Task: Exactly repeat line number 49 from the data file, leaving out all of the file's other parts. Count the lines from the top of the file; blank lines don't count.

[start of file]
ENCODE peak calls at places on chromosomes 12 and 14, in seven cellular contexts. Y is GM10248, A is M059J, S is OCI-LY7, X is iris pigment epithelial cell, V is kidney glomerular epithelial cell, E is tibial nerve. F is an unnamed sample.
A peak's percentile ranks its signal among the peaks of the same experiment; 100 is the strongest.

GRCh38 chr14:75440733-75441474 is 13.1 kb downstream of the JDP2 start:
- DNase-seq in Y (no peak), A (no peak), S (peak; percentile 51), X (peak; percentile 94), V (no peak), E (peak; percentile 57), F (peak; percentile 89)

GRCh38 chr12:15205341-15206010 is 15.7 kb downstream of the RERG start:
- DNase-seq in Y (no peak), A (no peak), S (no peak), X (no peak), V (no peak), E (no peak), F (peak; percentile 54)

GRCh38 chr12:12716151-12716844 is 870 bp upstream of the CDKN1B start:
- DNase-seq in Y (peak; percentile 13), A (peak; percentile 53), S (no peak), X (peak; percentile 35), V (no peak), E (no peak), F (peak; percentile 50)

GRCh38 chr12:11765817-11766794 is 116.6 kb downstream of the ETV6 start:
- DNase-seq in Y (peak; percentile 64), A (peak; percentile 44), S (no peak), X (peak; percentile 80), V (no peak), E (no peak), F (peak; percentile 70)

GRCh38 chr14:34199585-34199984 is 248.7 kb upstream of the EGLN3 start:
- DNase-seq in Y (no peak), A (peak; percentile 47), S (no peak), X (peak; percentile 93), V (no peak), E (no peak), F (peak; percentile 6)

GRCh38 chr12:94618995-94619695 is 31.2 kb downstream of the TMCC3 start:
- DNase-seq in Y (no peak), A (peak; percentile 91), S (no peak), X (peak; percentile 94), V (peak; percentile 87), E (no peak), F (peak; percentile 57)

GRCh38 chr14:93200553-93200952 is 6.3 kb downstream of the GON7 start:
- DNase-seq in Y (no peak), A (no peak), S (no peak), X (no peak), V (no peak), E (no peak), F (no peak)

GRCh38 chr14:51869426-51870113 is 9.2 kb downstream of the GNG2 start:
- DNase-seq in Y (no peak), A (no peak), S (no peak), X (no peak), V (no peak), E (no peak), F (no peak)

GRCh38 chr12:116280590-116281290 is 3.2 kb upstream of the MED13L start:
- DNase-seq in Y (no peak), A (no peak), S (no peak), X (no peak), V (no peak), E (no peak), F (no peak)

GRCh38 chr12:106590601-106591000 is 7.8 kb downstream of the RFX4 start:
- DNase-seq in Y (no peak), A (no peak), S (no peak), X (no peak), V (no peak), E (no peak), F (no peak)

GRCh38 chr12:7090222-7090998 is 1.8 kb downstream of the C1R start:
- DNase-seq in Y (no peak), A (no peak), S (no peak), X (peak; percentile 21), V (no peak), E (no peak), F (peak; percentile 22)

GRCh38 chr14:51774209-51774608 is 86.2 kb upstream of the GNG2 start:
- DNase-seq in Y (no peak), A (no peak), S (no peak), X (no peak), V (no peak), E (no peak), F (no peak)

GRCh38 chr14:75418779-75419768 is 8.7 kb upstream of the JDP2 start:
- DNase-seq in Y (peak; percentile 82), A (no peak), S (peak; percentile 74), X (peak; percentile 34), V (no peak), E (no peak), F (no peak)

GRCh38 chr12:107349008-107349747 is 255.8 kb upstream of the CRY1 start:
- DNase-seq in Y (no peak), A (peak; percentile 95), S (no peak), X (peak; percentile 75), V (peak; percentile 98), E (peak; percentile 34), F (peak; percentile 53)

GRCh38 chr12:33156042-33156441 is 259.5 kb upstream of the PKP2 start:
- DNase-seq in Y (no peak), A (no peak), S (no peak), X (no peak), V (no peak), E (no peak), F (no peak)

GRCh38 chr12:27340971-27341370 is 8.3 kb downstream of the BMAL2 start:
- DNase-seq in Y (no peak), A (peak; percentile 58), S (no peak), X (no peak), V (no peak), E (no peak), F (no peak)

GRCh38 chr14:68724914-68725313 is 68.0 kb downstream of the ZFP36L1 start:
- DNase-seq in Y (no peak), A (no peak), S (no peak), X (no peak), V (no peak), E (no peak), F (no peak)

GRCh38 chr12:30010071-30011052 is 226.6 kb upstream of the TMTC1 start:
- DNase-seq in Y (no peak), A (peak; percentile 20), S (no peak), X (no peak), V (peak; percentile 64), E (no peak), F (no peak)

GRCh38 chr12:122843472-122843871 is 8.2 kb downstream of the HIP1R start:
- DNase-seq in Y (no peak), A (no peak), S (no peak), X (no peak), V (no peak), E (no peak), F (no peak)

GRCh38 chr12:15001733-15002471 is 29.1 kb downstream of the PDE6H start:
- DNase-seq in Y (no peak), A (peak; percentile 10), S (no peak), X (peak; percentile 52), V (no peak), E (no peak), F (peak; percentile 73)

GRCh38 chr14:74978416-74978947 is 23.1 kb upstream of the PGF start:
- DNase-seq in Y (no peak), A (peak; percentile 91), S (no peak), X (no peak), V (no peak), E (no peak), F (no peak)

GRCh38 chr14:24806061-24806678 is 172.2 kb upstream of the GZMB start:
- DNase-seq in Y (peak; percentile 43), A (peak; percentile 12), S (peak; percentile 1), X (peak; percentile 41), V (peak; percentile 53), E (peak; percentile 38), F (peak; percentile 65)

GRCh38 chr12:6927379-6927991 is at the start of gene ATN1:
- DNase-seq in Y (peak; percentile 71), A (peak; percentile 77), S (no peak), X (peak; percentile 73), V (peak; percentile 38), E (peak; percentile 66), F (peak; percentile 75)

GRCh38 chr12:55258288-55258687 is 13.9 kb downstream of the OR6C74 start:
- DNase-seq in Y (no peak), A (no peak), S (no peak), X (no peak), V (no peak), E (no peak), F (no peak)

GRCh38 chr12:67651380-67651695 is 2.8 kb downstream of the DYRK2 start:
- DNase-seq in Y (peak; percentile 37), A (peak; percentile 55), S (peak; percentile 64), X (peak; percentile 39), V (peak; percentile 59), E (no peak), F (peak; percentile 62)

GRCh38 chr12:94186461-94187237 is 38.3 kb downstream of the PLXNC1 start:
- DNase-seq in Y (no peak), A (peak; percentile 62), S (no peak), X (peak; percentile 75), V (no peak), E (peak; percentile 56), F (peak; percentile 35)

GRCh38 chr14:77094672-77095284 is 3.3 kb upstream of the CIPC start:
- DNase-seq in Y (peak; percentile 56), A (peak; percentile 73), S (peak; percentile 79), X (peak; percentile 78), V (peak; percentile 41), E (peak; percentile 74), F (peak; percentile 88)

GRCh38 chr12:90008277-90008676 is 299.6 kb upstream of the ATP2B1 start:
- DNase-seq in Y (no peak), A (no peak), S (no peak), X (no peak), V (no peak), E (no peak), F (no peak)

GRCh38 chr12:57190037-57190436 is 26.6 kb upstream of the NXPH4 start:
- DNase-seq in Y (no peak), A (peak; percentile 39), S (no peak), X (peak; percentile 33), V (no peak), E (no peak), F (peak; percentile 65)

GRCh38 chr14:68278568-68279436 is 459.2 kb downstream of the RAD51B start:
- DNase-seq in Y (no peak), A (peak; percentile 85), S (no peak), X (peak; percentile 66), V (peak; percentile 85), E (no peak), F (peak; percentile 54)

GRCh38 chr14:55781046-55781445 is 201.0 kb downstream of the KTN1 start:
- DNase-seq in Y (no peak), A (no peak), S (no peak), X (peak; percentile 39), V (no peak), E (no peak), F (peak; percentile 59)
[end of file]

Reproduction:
GRCh38 chr12:55258288-55258687 is 13.9 kb downstream of the OR6C74 start: